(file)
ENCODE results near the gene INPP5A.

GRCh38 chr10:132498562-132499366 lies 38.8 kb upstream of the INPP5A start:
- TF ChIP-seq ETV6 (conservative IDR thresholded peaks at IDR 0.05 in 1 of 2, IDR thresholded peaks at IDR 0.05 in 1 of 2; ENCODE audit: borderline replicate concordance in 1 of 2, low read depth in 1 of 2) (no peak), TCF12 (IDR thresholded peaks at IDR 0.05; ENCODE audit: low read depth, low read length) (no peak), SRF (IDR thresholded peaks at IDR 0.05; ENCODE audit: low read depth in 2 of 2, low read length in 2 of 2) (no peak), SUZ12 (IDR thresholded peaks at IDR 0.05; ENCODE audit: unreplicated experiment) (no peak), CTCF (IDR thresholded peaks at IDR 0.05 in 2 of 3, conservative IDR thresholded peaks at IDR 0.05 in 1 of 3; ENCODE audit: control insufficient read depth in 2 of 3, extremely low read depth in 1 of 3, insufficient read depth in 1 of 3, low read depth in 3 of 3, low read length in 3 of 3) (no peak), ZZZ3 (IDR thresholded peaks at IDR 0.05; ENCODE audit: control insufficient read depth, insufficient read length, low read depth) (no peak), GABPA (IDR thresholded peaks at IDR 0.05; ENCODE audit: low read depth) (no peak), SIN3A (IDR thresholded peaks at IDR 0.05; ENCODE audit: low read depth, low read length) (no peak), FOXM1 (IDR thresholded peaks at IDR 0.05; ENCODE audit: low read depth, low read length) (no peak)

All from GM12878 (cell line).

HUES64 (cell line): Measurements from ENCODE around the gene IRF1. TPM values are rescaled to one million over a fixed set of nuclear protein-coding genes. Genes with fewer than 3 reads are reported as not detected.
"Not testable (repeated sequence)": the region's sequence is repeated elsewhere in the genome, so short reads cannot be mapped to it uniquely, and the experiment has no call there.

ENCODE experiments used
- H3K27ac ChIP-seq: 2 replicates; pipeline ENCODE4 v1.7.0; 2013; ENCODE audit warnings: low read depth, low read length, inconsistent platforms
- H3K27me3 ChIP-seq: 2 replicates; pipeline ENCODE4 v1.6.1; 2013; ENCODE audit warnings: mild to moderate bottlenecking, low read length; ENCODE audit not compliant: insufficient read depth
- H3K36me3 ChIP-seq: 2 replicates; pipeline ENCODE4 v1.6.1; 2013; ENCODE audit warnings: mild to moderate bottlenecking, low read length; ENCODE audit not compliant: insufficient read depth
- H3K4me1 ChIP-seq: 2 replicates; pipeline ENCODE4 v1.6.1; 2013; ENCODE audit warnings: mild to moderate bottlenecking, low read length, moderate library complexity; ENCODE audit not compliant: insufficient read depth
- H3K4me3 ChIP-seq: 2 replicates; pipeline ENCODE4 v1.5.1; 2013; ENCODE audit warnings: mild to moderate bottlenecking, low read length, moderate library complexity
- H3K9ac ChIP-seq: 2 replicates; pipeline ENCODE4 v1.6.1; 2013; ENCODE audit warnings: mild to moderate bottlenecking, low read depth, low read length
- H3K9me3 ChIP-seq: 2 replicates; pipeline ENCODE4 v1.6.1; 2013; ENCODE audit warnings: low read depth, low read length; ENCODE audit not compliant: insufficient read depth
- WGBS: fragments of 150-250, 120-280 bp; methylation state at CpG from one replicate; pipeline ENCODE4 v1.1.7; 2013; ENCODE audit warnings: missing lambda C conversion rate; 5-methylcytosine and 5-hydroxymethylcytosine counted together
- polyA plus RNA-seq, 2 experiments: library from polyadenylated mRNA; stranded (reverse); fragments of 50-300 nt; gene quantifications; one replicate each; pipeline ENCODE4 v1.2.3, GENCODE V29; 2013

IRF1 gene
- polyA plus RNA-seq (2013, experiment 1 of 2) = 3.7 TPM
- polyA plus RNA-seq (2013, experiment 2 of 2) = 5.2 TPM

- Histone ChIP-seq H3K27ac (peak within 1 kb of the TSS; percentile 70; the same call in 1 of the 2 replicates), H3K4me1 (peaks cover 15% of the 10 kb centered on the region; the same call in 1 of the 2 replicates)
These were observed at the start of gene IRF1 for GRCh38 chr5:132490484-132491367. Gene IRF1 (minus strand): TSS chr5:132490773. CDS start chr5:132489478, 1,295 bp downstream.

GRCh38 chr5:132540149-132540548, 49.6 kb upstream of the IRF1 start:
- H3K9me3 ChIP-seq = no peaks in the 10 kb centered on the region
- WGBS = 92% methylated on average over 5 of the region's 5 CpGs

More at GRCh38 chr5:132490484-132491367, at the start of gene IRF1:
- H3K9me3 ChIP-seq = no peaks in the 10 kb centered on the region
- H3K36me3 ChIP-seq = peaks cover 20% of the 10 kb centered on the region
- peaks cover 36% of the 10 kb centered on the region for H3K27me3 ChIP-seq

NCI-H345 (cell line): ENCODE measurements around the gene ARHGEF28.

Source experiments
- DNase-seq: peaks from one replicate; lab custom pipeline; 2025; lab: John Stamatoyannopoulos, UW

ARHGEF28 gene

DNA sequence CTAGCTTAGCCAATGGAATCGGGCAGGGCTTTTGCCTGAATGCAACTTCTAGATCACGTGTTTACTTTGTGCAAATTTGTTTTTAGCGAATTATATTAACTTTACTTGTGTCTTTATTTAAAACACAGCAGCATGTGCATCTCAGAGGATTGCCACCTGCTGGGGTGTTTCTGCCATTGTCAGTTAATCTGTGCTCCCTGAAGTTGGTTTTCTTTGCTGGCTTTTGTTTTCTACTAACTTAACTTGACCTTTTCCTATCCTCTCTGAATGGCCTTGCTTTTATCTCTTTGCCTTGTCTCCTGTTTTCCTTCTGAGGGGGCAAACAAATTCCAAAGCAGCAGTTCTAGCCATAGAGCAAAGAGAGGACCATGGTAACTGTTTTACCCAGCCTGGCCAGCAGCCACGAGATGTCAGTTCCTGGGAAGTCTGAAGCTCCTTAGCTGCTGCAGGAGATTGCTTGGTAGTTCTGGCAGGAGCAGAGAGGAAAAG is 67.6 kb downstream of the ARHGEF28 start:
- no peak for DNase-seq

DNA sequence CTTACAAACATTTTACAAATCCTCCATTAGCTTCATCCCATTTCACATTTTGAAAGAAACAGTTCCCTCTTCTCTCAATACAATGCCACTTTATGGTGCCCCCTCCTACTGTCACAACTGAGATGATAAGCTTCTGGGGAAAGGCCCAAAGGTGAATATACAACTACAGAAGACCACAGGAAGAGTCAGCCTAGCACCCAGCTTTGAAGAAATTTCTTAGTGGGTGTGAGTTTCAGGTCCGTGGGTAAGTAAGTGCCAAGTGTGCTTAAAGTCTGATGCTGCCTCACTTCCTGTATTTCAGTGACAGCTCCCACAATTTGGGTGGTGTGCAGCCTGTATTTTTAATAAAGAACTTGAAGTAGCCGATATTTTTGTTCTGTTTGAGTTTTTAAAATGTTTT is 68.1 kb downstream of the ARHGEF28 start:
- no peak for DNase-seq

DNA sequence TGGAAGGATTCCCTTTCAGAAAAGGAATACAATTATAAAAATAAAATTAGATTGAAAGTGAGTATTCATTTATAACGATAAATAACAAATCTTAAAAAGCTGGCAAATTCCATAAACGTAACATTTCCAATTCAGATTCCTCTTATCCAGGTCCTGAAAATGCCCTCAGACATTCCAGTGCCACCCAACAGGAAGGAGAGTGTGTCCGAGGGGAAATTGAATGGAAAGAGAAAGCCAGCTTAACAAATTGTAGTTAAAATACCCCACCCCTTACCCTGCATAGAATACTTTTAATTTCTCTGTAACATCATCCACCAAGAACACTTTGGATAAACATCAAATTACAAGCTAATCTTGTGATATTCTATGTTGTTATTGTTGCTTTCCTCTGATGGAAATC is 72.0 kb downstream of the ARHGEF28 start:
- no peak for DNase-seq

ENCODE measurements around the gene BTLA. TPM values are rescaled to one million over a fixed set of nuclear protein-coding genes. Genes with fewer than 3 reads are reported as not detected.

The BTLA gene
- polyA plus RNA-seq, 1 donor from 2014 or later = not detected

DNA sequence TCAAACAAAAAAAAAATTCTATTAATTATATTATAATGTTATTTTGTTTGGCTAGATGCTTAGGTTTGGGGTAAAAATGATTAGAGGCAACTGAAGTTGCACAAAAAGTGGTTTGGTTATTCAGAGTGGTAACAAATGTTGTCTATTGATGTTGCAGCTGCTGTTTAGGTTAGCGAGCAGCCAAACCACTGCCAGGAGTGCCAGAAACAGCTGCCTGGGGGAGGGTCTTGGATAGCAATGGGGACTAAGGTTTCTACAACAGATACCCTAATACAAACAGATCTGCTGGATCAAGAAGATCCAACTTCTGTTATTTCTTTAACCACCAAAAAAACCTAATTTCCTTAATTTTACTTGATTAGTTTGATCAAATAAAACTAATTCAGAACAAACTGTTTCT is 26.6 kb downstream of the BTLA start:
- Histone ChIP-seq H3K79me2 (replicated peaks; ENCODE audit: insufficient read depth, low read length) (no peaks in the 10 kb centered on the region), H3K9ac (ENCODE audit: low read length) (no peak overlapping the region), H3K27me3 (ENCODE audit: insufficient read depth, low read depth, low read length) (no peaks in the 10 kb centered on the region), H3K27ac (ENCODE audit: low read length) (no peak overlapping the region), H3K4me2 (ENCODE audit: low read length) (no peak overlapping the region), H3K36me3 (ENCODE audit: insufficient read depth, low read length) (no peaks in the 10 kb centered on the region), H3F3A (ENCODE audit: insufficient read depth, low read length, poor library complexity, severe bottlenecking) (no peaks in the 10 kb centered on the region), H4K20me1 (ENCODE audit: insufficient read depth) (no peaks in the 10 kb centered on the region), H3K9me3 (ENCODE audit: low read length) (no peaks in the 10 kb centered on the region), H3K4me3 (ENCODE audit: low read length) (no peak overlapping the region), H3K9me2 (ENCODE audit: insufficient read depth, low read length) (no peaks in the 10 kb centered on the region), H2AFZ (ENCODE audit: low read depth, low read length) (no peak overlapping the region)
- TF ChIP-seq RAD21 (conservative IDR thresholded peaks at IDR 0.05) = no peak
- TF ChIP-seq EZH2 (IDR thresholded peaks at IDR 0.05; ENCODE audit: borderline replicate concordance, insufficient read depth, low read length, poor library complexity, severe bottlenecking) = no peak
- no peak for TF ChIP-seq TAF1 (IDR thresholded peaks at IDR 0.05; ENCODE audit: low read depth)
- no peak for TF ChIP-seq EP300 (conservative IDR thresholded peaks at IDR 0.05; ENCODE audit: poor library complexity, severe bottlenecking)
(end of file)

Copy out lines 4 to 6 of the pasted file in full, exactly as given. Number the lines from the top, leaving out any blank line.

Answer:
All from GM12878 (cell line).

HUES64 (cell line): Measurements from ENCODE around the gene IRF1. TPM values are rescaled to one million over a fixed set of nuclear protein-coding genes. Genes with fewer than 3 reads are reported as not detected.
"Not testable (repeated sequence)": the region's sequence is repeated elsewhere in the genome, so short reads cannot be mapped to it uniquely, and the experiment has no call there.